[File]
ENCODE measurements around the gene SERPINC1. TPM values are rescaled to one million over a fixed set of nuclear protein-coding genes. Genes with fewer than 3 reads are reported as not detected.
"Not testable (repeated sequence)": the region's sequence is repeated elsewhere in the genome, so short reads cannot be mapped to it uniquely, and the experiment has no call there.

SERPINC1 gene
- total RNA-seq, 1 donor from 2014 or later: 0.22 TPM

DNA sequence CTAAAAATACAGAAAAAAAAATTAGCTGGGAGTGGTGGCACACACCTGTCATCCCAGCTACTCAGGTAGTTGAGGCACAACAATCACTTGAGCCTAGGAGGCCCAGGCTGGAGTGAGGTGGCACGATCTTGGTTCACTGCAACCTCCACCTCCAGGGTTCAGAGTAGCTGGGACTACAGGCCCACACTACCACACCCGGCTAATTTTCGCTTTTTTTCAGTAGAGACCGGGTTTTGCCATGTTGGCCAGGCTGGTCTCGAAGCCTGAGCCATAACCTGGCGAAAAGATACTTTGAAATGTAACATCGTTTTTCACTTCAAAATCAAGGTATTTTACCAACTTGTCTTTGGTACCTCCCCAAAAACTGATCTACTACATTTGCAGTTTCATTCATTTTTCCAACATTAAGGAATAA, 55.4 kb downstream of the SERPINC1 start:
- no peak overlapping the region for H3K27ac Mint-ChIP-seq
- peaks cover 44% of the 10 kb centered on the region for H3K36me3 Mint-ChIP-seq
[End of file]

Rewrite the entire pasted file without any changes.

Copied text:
ENCODE measurements around the gene SERPINC1. TPM values are rescaled to one million over a fixed set of nuclear protein-coding genes. Genes with fewer than 3 reads are reported as not detected.
"Not testable (repeated sequence)": the region's sequence is repeated elsewhere in the genome, so short reads cannot be mapped to it uniquely, and the experiment has no call there.

SERPINC1 gene
- total RNA-seq, 1 donor from 2014 or later: 0.22 TPM

DNA sequence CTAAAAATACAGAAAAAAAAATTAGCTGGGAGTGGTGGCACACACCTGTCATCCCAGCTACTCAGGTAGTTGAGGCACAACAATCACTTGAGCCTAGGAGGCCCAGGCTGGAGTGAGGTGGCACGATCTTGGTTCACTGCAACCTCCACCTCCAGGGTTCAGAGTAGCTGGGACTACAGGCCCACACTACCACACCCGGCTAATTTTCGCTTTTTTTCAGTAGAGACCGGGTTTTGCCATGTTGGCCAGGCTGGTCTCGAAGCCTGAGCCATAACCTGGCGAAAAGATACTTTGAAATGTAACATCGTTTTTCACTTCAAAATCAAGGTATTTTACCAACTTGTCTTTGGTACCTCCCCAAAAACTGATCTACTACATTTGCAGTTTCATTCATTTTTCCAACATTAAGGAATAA, 55.4 kb downstream of the SERPINC1 start:
- no peak overlapping the region for H3K27ac Mint-ChIP-seq
- peaks cover 44% of the 10 kb centered on the region for H3K36me3 Mint-ChIP-seq